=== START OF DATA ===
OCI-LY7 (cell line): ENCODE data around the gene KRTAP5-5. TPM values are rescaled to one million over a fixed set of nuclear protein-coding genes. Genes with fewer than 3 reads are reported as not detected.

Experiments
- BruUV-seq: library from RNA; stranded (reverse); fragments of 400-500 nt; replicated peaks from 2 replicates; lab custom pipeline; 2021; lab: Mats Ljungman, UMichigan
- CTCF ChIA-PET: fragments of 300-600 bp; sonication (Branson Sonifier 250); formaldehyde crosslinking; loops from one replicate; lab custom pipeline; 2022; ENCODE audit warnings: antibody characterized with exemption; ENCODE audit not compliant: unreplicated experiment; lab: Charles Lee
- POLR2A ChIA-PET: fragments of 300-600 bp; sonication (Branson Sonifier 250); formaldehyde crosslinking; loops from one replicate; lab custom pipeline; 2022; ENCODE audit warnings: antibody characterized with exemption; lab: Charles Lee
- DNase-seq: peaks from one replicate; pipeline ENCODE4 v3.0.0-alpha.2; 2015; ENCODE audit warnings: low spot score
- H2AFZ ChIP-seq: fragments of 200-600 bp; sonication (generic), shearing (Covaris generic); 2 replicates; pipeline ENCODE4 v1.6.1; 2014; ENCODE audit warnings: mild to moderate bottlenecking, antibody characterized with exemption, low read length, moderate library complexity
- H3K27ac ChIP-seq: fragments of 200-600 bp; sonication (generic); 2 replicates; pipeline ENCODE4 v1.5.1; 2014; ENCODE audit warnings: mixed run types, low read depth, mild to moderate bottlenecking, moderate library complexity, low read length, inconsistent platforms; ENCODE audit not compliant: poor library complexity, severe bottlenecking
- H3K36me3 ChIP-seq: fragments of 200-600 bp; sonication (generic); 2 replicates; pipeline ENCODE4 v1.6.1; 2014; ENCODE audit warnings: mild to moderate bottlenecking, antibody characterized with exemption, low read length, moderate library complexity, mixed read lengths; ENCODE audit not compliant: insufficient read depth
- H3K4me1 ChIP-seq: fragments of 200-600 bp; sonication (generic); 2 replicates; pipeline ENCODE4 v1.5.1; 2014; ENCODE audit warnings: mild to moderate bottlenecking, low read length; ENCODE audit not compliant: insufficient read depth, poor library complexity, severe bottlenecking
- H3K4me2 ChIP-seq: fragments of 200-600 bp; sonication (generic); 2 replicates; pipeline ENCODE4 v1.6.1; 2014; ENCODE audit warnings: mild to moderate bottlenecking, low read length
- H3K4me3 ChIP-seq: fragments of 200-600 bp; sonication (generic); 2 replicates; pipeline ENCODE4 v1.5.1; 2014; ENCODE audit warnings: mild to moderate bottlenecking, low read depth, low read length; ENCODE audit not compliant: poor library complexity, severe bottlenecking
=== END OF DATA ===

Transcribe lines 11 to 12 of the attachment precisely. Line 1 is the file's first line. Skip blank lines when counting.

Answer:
- H3K4me2 ChIP-seq: fragments of 200-600 bp; sonication (generic); 2 replicates; pipeline ENCODE4 v1.6.1; 2014; ENCODE audit warnings: mild to moderate bottlenecking, low read length
- H3K4me3 ChIP-seq: fragments of 200-600 bp; sonication (generic); 2 replicates; pipeline ENCODE4 v1.5.1; 2014; ENCODE audit warnings: mild to moderate bottlenecking, low read depth, low read length; ENCODE audit not compliant: poor library complexity, severe bottlenecking